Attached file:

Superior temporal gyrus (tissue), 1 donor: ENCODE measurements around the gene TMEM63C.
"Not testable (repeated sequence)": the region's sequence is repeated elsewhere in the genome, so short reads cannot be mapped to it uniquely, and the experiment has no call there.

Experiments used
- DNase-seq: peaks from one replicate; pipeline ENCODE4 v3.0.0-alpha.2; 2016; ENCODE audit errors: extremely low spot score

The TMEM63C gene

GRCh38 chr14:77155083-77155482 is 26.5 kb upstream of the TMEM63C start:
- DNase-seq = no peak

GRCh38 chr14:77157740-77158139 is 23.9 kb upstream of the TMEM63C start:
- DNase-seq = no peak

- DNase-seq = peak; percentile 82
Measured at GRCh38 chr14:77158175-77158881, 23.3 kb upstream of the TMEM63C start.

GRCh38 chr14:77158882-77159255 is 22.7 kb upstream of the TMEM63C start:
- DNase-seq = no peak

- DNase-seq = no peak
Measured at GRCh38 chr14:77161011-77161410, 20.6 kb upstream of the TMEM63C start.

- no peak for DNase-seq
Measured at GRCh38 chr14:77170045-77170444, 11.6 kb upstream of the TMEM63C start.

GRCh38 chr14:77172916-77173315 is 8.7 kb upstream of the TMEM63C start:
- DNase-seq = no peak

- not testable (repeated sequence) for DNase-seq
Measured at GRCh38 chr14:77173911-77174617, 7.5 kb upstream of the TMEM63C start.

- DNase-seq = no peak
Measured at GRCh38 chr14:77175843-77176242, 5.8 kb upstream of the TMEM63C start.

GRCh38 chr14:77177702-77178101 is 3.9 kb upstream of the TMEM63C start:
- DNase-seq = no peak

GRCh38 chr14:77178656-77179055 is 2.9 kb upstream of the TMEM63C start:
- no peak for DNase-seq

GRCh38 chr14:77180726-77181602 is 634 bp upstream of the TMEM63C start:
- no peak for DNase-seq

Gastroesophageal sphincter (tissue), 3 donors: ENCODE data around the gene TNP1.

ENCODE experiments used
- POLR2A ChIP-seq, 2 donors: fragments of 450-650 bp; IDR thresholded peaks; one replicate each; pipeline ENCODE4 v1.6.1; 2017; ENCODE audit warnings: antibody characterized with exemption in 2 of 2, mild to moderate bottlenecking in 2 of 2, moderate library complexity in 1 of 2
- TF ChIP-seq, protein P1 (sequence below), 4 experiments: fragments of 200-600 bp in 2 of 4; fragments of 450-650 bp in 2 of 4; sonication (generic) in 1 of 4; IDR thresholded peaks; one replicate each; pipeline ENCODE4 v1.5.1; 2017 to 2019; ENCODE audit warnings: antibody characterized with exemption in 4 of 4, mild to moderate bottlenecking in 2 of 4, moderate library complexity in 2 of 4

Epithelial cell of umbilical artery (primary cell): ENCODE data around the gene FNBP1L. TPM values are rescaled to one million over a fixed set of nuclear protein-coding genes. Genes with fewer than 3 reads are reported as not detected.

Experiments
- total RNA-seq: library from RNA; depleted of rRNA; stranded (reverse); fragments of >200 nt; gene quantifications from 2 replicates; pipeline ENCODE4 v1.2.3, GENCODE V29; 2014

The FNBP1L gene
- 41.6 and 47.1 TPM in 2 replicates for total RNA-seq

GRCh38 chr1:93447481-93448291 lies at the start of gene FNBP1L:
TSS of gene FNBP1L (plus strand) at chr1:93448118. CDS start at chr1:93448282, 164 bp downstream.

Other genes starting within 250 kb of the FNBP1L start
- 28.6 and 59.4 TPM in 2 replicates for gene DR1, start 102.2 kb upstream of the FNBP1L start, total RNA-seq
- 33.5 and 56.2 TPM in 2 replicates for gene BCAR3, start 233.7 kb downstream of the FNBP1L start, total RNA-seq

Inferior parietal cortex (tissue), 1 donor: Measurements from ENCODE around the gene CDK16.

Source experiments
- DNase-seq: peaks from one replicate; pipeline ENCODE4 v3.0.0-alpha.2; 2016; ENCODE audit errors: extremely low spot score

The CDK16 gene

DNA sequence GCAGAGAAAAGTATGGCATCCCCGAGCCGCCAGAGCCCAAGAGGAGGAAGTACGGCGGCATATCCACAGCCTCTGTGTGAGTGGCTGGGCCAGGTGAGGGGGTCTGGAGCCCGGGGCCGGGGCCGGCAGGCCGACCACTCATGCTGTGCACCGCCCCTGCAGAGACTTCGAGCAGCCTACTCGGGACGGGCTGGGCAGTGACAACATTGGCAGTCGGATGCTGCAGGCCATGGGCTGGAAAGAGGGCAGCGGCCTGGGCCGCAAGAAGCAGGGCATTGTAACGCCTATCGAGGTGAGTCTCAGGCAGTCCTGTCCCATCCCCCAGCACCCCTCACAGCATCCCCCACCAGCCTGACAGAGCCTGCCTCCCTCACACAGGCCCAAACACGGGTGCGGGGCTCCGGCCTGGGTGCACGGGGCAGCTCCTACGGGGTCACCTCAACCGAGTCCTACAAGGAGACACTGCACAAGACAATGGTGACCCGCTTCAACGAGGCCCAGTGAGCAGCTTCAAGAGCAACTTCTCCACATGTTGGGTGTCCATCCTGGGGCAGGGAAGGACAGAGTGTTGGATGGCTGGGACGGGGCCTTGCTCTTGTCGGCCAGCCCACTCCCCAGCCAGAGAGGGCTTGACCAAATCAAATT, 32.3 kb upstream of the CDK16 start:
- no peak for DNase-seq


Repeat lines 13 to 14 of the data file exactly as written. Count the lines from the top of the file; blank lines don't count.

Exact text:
- DNase-seq = no peak

- DNase-seq = no peak